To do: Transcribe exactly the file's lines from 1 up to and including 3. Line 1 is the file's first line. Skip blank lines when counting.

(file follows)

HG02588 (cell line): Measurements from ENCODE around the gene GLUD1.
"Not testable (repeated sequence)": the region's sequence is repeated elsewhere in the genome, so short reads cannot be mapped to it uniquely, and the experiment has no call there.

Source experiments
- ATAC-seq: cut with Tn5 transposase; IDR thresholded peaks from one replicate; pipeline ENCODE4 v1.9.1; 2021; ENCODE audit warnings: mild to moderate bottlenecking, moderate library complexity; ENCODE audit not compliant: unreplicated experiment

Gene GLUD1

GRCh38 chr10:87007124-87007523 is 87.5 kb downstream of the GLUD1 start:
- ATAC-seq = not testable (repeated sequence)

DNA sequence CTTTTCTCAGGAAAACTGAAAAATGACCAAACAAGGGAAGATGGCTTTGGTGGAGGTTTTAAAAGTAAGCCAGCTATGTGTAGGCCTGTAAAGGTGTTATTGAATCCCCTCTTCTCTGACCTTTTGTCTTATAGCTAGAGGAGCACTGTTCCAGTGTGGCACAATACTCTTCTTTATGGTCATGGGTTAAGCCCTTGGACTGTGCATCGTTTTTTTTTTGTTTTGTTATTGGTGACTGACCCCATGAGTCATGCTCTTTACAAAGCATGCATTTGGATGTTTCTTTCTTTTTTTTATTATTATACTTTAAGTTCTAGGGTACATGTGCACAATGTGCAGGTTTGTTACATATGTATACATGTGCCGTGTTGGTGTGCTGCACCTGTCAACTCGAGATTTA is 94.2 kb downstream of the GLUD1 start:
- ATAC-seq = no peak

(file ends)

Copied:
HG02588 (cell line): Measurements from ENCODE around the gene GLUD1.
"Not testable (repeated sequence)": the region's sequence is repeated elsewhere in the genome, so short reads cannot be mapped to it uniquely, and the experiment has no call there.

Source experiments